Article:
Outspoken Twenty20 star, Dwayne Bravo, has branded Cricket West Indies’ treatment of Darren Sammy as “disrespect”, especially considering the two-time World Cup-winning captain’s contribution to the game in the region.
Sammy led West Indies to their historic capture of the T20 World Cup in Kolkata two years ago, when they beat England in a dramatic final at Eden Gardens.
However, after controversially criticising CWI at the post-match ceremony for their handling of the team’s preparation for the tournament and throughout the campaign, Sammy was never selected again for West Indies.
“Whatever Sammy said in the speech was a matter of frustration. It was building up inside him and he eventually was able to let it go on that platform where the entire world was listening,” Bravo told i95.5 FM in a wide-ranging interview last weekend.
“I knew for sure after that speech there would have been problems for Sammy. I didn’t expect that final game to be his last game. To me that is a disrespect. To see someone who captained over 40 Test matches for you, at one point in time was the golden boy of West Indies cricket, went to World Cups for you and because he speaks his mind he no longer gets the opportunity to play again?
“A two-time World champion captain, play in a World Cup final, lift the trophy. He makes a speech and that was the last time the people of the Caribbean get to see Darren Sammy play. To me that was a disrespect and again, it goes to show the mentality of the people who run West Indies cricket.
“Whenever you speak your mind, that’s it. They consider you a rebel or they consider you as someone that’s it’s [time to move on from].”
Sammy, who also presided over the Windies triumph at the 2012 T20 World Cup, played 38 Tests, 126 One-Day Internationals and 68 T20 Internationals.
He led West Indies in 30 Tests, 51 ODIs and 47 T20s but was sacked as captain, four months after the Kolkata success and replaced by all-rounder Carlos Brathwaite.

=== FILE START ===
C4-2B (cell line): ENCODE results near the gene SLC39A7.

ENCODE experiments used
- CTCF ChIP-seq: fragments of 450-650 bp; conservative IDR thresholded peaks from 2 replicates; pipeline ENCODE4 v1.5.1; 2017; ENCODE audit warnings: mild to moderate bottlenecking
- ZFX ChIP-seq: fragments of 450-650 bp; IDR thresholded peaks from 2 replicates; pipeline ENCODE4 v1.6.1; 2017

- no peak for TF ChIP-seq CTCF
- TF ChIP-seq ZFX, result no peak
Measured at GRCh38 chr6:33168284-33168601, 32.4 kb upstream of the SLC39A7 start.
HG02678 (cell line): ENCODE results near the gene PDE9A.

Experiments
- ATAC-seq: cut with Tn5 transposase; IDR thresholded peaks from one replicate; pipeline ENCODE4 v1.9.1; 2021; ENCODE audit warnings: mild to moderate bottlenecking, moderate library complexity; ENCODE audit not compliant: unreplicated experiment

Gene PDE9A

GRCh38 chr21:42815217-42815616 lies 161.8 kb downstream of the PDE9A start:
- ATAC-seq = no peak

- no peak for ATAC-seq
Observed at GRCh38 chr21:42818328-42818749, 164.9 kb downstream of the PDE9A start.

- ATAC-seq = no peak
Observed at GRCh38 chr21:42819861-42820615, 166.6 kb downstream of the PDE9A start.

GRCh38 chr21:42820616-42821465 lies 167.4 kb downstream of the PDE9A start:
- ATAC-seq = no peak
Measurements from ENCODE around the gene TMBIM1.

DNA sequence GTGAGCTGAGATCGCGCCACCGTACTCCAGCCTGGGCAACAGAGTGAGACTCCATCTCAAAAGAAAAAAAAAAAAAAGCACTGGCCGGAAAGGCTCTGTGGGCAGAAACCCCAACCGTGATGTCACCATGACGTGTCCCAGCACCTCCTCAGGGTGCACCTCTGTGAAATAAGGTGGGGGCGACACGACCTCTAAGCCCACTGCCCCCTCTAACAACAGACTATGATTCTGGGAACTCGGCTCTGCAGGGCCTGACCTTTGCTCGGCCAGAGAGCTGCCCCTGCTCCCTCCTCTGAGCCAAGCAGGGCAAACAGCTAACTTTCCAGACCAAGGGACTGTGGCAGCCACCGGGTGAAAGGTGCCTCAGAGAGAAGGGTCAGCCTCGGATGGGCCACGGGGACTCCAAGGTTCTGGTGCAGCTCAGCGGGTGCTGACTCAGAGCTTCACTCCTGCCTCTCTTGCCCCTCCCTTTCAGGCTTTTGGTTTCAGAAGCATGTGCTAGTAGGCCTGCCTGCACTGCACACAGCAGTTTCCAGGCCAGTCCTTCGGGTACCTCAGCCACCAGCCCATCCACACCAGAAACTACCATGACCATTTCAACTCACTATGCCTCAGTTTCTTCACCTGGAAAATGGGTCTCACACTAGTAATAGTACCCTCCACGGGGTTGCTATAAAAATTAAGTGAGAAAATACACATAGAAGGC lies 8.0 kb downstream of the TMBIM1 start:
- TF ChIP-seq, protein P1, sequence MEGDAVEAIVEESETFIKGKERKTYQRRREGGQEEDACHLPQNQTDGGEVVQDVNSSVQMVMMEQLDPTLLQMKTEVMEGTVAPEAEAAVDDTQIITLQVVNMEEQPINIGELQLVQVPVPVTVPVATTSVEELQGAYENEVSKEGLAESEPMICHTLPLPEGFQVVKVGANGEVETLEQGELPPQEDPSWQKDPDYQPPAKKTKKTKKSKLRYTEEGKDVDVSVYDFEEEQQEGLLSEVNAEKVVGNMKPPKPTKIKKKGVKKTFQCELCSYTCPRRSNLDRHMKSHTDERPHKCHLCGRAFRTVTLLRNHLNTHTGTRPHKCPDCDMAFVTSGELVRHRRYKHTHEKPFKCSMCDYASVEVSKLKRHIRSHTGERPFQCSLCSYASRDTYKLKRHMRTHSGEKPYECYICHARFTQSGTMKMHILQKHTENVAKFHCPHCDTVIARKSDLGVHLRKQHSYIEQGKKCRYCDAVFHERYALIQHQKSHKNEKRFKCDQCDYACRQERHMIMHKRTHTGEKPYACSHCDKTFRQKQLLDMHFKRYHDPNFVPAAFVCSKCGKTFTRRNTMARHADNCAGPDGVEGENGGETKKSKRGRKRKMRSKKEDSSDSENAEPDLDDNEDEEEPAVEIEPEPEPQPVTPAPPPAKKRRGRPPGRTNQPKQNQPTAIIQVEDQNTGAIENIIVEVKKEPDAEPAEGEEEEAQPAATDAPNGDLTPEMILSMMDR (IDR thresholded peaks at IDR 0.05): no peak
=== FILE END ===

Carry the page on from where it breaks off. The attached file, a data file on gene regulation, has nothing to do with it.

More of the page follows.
Bravo, who quit all forms of international cricket last month, said West Indies cricket was no longer respected around the world, largely due to CWI’s management of the game.
“Because of how West Indies cricket is run, world cricket don’t respect us anymore … because we don’t respect ourselves,” he argued.
“So if we don’t respect ourselves as a nation, as a people, how do we expect the rest of the world to respect us? We’ve produced the best in the world for so many years, we dominated world cricket and then to see West Indies cricket in the state that it’s in now, everyone’s laughing.
“West Indies team is the most loved team but a lot of people don’t want to see West Indies rule again, they don’t want to see the West Indies dominate again because of what happened in the past.”
He added: “Because we’re always fighting among ourselves, they laugh at us so whenever we turn up for a major tournament, they will always have these negative things to say about West Indies cricket, and the players and all of these things.”
Bravo also had controversial run-ins with CWI, most notably over his role in the abandoned tour of India in 2014 when he led the players in a bitter pay dispute with the board.
Like Sammy, Bravo was sacked as captain and from the team following the incident, and replaced by current captain Jason Holder for the series away to South Africa. He never played ODIs again.
He last played for West Indies two years ago on the ill-fated T20 series against Pakistan in the United Arab Emirates, a tour that was overshadowed by the sudden axing of popular head coach Phil Simmons.
Bravo contended his time in charge of the ODI squad had been a successful period, which had been unrivalled in recent times.
“We were in a much better place than we are now. When I took over the team from Darren Sammy, we used to win like 36 per cent of our games; that 36 per cent moved to 48 per cent and now is down to maybe 24 per cent,” Bravo said.
“So in four years, West Indies have not won an ODI series; that never happened under me. But no one ever highlights those things. I only had nine months to captain West Indies and I moved it from 36 per cent back to 48 per cent.
“Even going back to Richie Richardson and Jimmy Adams and Carl Hooper and all these guys – my record as captain is better than all those guys.”
Bravo actually led the Windies in ODIs for 21 months after taking over the side in February 2013, winning 17 of his 37 matches in charge for a win-rate of nearly 46 per cent.